World / Middle East

Syrian forces capture rebel stronghold near Lebanese border

By Agencies in Beirut and Damascus (China Daily) Updated: 2014-03-17 07:56

Syrian forces capture rebel stronghold near Lebanese border

Syrians supporting the government celebrate in Damascus on Sunday after the Syrian army seized full control of the rebel town of Yabroud near the Lebanese border. Joseph Eid / Agence France-Presse

Government forces backed by Hezbollah fighters took full control of the Syrian town of Yabroud on Sunday after driving out rebel fighters, according to Syrian state media.

The victory helps President Bashar al-Assad to secure the land route linking the capital Damascus to the former commercial hub of Aleppo and the Mediterranean coast.

The fall of Yabroud, the last rebel bastion near the Lebanese border, would also choke off a vital insurgent supply line from Lebanon and consolidate government control over a swath of territory from Damascus to the central city of Homs. State television SANA said government forces had won "complete control" over the town, killing or capturing many rebels.

A military source said most of the rebels had pulled out of Yabroud around dawn, a day after government forces entered its eastern districts and captured several hilltops.

Troops had dismantled a large number of explosive devices planted by the rebels, SANA said.

A fighter in Yabroud from the Nusra Front, al-Qaida's official affiliate in Syria, confirmed to Reuters the rebels had decided to pull out. They were heading toward nearby villages, including Hosh Arab, Rankos and Fleita, he said.

Key strategic prize

Kasem Alzein, a Syrian pro-rebel doctor who lives in the nearby border town of Arsal, said military forces entered the eastern part of Yabroud and that rebels fled to the nearby town of Flita. He said a small hard core group of fighters had decided to fight to the death in the city.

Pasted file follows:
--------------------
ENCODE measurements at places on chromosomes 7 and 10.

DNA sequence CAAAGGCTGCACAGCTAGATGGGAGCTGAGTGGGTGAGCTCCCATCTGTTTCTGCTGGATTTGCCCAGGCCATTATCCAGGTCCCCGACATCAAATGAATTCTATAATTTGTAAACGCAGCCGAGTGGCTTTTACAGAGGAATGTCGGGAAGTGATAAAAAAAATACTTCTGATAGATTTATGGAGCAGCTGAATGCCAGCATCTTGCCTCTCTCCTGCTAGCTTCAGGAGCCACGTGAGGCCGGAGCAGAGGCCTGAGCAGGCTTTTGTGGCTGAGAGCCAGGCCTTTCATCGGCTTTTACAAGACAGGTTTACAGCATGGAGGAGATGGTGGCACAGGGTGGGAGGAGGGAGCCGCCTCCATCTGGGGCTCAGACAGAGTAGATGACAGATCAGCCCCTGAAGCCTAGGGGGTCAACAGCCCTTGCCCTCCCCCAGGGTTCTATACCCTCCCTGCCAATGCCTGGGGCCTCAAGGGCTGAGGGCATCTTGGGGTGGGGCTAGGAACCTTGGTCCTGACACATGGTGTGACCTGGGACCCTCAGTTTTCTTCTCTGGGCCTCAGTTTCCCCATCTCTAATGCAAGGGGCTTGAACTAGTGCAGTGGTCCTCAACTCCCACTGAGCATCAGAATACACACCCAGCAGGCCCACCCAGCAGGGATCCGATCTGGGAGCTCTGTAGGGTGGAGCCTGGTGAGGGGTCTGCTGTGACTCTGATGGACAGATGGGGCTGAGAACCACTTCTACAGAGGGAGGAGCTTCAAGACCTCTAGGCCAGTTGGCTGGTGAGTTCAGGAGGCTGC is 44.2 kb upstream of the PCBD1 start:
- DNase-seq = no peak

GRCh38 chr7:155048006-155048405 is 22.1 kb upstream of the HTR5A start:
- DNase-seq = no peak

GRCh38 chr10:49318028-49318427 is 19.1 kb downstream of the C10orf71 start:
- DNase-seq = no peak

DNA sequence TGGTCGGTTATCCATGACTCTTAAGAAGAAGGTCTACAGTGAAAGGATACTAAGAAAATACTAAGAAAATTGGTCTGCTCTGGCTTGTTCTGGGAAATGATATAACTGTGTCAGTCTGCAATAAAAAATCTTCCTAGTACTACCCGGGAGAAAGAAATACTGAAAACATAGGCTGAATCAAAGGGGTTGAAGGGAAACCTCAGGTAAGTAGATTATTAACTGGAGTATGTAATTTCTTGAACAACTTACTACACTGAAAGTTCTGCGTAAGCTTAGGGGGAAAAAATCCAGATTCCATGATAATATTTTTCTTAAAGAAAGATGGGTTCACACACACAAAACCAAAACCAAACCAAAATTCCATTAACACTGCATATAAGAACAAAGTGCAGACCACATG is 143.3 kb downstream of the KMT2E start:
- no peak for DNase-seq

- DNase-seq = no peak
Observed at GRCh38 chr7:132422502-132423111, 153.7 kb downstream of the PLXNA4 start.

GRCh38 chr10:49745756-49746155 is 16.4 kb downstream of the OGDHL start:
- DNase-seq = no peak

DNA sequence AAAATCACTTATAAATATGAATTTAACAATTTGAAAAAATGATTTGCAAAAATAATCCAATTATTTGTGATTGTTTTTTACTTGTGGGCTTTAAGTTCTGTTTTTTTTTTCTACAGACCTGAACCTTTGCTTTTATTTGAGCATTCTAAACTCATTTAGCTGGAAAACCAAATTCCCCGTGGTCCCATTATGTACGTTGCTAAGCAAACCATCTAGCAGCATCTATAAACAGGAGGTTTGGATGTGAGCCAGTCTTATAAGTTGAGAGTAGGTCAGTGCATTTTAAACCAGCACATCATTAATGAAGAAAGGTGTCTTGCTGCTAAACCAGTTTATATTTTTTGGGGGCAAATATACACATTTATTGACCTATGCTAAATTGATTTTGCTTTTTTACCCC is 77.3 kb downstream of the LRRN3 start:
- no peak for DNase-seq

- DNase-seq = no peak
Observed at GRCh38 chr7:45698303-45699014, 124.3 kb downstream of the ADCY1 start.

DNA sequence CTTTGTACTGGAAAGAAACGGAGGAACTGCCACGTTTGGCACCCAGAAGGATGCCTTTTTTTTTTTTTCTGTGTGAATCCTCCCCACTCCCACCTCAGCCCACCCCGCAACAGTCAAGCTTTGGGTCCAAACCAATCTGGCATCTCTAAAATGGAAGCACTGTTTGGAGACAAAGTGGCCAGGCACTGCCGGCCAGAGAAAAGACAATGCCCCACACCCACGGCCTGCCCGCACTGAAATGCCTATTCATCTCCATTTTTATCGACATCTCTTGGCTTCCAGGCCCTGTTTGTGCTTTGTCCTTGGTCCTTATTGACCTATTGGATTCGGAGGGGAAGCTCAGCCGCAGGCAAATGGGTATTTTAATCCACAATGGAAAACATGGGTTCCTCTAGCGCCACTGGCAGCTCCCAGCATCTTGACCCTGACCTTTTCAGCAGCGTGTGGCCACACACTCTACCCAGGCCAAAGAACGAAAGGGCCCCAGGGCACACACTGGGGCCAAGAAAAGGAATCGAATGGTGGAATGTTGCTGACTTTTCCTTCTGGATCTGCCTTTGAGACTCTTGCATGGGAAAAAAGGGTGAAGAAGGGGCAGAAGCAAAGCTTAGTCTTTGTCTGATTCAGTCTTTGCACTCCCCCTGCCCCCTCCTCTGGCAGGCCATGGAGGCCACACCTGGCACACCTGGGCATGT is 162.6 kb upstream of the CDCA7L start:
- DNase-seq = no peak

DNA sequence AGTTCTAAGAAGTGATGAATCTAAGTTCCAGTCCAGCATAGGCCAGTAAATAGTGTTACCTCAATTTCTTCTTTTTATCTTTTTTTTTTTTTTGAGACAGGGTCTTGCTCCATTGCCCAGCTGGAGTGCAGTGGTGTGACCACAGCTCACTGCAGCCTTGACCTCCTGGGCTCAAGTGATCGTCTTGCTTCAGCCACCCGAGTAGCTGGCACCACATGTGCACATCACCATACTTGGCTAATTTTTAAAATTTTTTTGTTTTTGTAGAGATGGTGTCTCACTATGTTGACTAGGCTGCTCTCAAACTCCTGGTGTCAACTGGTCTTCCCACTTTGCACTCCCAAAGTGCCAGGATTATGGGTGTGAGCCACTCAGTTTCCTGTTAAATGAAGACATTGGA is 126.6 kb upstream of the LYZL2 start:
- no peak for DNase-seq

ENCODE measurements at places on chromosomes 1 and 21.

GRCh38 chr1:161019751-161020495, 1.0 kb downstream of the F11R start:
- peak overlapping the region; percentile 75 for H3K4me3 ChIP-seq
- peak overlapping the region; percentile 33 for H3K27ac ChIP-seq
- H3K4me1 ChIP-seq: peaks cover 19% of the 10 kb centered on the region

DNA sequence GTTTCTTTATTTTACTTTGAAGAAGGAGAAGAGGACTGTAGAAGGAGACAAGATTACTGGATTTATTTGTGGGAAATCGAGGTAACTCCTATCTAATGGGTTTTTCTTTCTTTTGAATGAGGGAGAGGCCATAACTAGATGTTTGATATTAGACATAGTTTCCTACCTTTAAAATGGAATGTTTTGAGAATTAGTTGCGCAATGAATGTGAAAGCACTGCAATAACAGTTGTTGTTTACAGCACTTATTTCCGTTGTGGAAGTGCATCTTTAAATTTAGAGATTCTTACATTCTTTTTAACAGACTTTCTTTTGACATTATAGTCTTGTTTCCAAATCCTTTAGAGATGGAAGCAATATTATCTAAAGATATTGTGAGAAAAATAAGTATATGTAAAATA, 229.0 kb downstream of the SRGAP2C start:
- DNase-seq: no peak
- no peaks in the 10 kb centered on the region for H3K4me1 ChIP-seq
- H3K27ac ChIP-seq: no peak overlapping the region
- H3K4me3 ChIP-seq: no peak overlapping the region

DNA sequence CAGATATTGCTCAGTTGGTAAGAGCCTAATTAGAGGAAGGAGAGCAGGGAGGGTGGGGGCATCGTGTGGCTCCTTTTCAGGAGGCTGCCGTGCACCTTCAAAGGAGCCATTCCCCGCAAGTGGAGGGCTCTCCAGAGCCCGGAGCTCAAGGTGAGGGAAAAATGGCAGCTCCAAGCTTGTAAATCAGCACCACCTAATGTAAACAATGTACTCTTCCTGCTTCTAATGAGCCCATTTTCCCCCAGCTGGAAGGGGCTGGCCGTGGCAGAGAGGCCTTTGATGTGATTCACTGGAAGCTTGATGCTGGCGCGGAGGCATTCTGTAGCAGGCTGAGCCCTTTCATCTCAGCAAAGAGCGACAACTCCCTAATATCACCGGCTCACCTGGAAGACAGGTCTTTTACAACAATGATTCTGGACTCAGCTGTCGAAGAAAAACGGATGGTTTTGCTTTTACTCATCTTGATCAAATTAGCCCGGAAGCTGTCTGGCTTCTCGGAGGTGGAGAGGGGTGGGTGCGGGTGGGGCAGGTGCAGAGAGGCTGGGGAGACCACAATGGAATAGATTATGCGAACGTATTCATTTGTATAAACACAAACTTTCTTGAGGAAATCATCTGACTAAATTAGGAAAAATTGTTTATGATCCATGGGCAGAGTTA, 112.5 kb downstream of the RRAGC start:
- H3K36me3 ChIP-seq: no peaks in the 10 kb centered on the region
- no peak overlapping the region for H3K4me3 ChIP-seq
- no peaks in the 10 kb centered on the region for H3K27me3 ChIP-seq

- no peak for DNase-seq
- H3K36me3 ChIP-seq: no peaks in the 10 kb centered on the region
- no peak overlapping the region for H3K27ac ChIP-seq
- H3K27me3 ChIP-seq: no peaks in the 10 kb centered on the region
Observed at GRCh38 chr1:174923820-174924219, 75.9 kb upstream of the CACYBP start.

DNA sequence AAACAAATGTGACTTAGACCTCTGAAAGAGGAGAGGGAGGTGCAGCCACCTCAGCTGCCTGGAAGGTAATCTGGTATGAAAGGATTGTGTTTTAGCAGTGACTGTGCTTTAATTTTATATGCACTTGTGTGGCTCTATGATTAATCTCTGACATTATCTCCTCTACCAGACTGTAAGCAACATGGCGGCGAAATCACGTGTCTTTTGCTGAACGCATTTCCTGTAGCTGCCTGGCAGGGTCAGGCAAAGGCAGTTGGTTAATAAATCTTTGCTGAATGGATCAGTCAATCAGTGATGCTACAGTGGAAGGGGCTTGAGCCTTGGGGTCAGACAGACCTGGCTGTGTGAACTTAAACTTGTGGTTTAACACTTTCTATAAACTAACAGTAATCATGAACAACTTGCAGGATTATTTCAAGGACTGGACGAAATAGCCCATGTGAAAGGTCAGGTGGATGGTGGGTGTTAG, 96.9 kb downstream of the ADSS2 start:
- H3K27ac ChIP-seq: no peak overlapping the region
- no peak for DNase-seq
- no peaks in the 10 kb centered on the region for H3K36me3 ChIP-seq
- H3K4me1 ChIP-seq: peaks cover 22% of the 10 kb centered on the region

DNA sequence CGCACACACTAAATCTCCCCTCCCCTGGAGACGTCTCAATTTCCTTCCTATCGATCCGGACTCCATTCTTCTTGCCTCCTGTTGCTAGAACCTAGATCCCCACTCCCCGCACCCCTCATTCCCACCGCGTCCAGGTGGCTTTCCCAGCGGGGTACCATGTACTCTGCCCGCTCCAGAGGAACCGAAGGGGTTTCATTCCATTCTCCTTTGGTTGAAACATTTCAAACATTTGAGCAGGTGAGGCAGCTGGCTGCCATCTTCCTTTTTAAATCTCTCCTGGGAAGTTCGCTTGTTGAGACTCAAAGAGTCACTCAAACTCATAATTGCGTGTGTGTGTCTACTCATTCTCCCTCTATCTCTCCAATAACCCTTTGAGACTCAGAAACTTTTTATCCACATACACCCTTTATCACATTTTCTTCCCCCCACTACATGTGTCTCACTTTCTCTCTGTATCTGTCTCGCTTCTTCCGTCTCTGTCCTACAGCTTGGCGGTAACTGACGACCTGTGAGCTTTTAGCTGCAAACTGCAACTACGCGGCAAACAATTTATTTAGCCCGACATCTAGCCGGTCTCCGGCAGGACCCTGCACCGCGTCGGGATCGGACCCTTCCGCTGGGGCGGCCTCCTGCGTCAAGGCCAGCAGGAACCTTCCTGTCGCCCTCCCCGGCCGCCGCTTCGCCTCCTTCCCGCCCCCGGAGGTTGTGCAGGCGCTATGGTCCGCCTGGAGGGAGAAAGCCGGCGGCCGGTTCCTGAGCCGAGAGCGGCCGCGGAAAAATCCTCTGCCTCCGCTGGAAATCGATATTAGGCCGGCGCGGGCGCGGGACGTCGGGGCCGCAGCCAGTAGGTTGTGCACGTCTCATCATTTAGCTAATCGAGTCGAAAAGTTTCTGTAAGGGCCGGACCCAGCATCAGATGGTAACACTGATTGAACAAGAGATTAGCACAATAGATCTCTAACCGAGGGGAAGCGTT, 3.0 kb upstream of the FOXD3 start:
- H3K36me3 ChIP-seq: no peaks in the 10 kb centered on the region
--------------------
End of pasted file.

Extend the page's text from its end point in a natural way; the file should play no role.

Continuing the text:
"They don't want to surrender," he said.

But, he said, "supplies are cut off. The weapons that were promised (to rebels) never arrived."

Yabroud was once home to some 30,000 residents, around 90 percent Sunni Muslim and 10 percent Christian.

In addition to its symbolic importance, the town is a key strategic prize because of its proximity to the highway and the Lebanese border, across which rebels have smuggled fighters and weapons.

The capture of the town, and continuing army operations in the surrounding area, will sever important supply lines for the rebels as they face several army advances on different fronts.

The town's seizure is also likely to place new pressure on Lebanon's Arsal, just across the border, which is hosting tens of thousands of refugees that have fled the Qalamun region.

Sunni Arsal is largely sympathetic to the Sunni-led uprising, and rebel fighters are believed to have bases in areas around the town.

The Syrian air force has regularly carried out air strikes, with warplanes and helicopters targeting rebel positions around Arsal.

Thousands of civilians fled Yabroud, a town of about 40,000 to 50,000 people roughly 60 km north of Damascus, and the surrounding areas after it was bombed and shelled last month ahead of the government offensive.

Scenes broadcast by Al Mayadeen television from a main thoroughfare inside Yabroud showed empty streets, shuttered shops and abandoned homes.

Heavy gunfire could be heard in the background, which a reporter said came from a nearby area where government forces were clashing with rebel holdouts.

An anti-Assad monitoring group said government shelling of some districts overnight accompanied fighting between pro-government forces and rebel factions, including the Nusra Front and the Islamic State of Iraq and the Levant, an al-Qaida splinter group.

The government has been making incremental gains along the land route as well as around Damascus and Aleppo in the past months, regaining the initiative in a conflict entering its fourth year.

More than 140,000 people have been killed in the increasingly sectarian civil war, which began with mass street protests against Assad but turned into an armed insurgency after a crackdown on demonstrators.


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